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DBS: A Life-Changing Procedure

Updated on 30 June 2022

There are many neurological disorders such as epilepsy and seizures, strokes, Alzheimer’s disease, dementia, and Parkinson's disease. The treatment for each of them depends upon the severity of the problem. One such procedure to help patients suffering from neurological disorders like Parkinson’s disease is known as DBS. Let us understand it.

What is DBS?

DBS stands for Deep Brain Stimulation. 
A device is implanted into the brain to deliver electrical currents to the areas of the brain directly. It is used to treat Parkinson’s disease, dystonia, essential tremor, and other neurological conditions. Disorganised electrical signals in the areas of the brain controlling movement cause neurological conditions like PD. 

When medicines fail to be effective for neuropsychiatric conditions and movement disorders, doctors may resort to DBS. Though it might not resolve the symptoms of Parkinson’s Disease (PD) fully, the patient's dependency on medications can be reduced and the quality of their life improves.

Once the DBS procedure is performed successfully, it suspends the irregular signals causing tremors and other movement-related symptoms like difficulty in walking, slowed movements, stiffness, etc.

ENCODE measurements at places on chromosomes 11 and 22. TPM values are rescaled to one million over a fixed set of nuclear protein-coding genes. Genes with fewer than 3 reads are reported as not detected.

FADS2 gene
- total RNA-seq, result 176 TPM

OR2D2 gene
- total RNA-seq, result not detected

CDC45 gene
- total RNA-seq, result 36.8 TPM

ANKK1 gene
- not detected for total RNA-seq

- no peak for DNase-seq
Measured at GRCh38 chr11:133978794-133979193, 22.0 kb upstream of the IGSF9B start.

Who can benefit from it?

Patients with the following medical conditions and diseases can benefit from DBS:

Parkinson’s Disease

  • Patients who respond well when they are on medications but when the medicines wear off, experience dyskinesias and severe motor instability. Even if medicines are adjusted, they fail to give results. 
  • Those with uncontrollable tremors and for whom medications have proved to be ineffective. 
  • Patients who respond well to higher or repeated doses of medicine but because of side effects they cannot be administered drugs. 

Dystonia

When medications do not help and the underlying cause of dystonia whether it is drug-induced, genetic, or any other factor suggests that the condition can improve by DBS procedure. Dystonia is a not-so-common movement disorder. It causes twisting movements and abnormal postures. 

Essential Tremor

The patients with this condition have a rhythmic trembling of the voice, head, hands, trunk, or legs. DBS can be of much help when there is severe shaking. Day-to-day activities like shaving, dressing, eating, and drinking are affected as they have a movement disorder. The patients can improve with the DBS procedure.

For what ailments can people consider DBS?

Not all patients can be the preferred candidates for DBS. The aliments described above must be treatable and capable of improving the patient’s present condition as per the opinion of the neurologists. Over and above the conditions described above DBS can be helpful for other neurological conditions too. DBS can be of help for patients with anxiety, obsessive-compulsive disorder, depression, or Tourette disorder too. Even multiple sclerosis and intractable pain can be treated with DBS. 

Assessment to Evaluate a Patient Fit for DBS